The Mock Orange is blooming. Sadly due to some mismanagement on my part I had lost a year of shaping the bush. Last year I had to do a large scale chop of some overgrown portions of the bush, which has lost us some blooms. Mock Orange flowers on old wood, so if your going to shape a bush like this regular maintenance is a must. As to still get maximum, and even blooms around the shrub.
Oh well, I will survive. Given a year or two the bush will fill out with blooms. The trunks will strengthen and the bulk of the shrub will stop flopping over once it fill with leaves.
One constant though is the love the aphids have for this sweet smelling shrub. Luckily the Ladybugs, the warriors of the garden are standing by ready and willing to take on this problem. Melanie over at Northern Gardeners Almanac has a timely post about these little suckers, and their garden counter balance that is definitely worth a read.
Now you’d think looking at these photo’s, that I have an aphid problem. The truth is a little more complex than that. There are ladybugs too, lots of ladybugs. For ever tip of a branch covered in aphids there are at least two Ladybug’s working the clean up crew.
The situation is under control. Now that I know there are aphid’s there in force, the Mock Orange just like the roses, get a daily hard spray from my hose. Between the spray downs and the Ladybug’s, no pesticides are required. Natural solutions to a natural problem.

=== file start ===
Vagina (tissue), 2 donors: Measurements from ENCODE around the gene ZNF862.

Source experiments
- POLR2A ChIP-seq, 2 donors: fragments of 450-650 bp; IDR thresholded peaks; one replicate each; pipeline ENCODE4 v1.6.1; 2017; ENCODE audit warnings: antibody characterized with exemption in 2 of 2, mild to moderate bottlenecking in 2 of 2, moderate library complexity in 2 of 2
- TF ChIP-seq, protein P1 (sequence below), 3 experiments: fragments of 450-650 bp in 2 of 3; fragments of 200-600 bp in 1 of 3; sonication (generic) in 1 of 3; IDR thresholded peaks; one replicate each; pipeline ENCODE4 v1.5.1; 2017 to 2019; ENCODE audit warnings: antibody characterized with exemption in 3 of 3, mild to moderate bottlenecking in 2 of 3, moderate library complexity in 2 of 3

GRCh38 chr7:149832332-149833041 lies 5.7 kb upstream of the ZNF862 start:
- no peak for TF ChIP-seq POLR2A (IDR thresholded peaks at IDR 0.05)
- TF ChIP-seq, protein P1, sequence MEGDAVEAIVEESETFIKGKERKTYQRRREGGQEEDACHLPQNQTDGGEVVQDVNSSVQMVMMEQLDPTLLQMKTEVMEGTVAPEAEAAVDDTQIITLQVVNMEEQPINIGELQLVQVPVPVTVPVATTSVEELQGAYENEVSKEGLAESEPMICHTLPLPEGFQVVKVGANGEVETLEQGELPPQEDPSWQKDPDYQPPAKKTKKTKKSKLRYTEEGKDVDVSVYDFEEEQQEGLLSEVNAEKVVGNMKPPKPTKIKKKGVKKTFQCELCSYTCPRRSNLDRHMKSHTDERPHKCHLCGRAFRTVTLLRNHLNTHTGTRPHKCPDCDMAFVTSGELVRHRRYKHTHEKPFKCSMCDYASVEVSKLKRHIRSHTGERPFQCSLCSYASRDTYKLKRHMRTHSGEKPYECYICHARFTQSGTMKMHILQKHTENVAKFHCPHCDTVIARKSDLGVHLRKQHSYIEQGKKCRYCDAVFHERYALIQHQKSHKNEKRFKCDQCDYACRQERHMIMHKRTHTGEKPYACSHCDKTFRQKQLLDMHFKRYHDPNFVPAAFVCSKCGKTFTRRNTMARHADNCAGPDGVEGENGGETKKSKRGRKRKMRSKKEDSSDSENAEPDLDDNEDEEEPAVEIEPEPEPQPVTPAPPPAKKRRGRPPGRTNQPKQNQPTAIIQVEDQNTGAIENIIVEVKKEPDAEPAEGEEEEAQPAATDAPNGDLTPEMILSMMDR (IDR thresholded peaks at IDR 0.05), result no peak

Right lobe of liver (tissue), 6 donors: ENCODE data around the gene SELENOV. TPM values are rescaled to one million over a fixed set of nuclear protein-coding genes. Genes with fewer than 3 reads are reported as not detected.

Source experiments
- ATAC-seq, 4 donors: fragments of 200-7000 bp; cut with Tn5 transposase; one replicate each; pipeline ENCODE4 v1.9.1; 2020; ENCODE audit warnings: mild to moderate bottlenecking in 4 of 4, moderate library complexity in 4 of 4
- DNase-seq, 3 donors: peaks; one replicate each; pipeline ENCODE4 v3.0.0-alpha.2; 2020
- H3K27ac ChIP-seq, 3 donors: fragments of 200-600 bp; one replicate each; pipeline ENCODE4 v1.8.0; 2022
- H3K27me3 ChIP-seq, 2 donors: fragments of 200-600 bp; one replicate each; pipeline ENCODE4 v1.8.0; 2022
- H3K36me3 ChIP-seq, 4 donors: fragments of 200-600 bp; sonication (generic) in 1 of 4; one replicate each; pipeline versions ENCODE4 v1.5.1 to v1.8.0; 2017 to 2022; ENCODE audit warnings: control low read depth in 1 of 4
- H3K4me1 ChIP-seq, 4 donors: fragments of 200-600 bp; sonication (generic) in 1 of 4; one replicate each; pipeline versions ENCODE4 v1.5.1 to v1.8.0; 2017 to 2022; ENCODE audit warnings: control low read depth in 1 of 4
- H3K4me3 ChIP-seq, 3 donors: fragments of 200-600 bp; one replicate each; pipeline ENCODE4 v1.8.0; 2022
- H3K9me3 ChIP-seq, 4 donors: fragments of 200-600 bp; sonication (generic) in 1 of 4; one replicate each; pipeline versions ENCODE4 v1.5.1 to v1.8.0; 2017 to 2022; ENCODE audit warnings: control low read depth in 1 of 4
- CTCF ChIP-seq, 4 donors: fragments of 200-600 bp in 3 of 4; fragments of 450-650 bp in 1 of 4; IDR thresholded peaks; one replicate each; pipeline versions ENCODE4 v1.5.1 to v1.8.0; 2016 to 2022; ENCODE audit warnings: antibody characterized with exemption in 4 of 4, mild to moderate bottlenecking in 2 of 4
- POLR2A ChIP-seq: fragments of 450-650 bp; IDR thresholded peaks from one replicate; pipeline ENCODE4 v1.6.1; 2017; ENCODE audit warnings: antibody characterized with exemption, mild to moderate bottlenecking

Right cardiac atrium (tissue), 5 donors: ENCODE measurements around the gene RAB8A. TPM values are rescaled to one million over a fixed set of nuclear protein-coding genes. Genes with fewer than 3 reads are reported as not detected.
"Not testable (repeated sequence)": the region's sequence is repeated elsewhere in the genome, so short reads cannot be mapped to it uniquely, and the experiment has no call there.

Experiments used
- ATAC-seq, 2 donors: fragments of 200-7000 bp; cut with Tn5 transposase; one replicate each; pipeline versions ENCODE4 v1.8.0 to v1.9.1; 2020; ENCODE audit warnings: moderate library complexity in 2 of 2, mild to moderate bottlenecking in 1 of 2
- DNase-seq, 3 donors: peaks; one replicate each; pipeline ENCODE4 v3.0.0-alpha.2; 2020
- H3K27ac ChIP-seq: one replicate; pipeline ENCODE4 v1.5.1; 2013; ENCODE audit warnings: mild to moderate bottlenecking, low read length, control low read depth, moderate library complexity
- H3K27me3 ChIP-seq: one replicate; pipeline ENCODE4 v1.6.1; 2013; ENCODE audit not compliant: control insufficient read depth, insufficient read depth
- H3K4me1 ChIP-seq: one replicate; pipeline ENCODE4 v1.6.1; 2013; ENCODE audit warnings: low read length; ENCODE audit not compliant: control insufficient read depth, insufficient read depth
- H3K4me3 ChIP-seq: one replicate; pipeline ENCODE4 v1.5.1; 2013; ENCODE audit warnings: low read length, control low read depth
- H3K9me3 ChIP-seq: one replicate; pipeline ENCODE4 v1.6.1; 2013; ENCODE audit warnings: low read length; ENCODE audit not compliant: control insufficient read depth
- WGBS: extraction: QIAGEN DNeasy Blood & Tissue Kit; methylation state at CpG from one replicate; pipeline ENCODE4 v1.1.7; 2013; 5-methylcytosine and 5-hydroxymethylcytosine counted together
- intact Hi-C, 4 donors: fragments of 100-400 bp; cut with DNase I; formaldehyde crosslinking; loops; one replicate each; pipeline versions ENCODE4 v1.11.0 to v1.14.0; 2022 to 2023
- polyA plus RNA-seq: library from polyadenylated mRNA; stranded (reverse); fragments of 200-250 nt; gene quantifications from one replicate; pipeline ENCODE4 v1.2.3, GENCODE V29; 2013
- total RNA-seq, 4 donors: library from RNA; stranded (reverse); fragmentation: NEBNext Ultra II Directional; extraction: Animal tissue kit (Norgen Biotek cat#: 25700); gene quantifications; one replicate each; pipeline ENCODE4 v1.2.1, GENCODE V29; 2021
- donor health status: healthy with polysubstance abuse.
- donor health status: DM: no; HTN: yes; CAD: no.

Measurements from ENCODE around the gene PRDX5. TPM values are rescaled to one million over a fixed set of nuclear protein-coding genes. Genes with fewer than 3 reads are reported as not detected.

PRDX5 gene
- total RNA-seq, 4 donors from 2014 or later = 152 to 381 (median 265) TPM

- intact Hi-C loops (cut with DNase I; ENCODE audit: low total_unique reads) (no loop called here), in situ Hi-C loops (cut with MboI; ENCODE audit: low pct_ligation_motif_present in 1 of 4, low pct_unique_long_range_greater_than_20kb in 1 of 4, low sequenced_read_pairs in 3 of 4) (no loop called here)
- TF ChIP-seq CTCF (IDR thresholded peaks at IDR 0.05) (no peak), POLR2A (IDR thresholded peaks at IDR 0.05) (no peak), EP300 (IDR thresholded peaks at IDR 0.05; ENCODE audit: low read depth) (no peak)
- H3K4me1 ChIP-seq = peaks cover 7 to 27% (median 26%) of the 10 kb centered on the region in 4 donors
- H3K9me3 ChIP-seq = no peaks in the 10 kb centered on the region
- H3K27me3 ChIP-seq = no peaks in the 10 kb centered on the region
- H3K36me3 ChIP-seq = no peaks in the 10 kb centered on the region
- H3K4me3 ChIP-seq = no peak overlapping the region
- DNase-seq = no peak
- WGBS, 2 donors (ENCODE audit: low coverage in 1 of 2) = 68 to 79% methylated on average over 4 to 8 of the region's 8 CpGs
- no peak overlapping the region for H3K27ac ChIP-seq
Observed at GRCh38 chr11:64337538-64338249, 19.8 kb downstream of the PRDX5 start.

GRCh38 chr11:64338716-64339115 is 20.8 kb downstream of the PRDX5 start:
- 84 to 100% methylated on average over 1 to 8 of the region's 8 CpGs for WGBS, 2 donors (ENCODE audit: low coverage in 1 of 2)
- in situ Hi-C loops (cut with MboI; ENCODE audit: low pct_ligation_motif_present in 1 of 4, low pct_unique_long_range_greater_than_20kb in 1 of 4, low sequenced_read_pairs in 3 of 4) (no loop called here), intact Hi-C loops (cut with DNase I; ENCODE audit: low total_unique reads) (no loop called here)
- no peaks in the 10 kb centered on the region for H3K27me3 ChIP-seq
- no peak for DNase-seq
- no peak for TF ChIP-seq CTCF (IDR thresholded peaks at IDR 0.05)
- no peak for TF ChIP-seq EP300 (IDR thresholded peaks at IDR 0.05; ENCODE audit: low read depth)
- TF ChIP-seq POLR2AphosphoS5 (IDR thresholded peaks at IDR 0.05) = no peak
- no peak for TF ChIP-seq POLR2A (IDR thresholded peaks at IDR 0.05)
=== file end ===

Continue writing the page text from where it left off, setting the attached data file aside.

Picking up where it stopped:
A question I get often asked, is what if there are no Ladybug’s in the garden to combat the Aphid’s? Generally I would suggest that they are probably there, and just unseen. Where there are Aphids, there are Ladybugs. The two are kind of a package.
Except I know that not to be entirely true. In my gardens first year I had a huge Aphid problem. It was a new garden, across the street from a home based mechanic shop (and all the air pollutants that come with that). Whether that was the reason or not, I’m unsure. Either way there wasn’t the natural counter balance that there should have been.
I ended up buying hibernating Ladybugs from my local nursery and releasing them into the garden. There is some controversy on whether this is a good or bad thing to do. I let you decide that for yourself. For me however it was the solution to my problem. With that burst in the ladybug population my Aphid population got under control. Every year since I seem to have more and more ladybugs. I think they like it here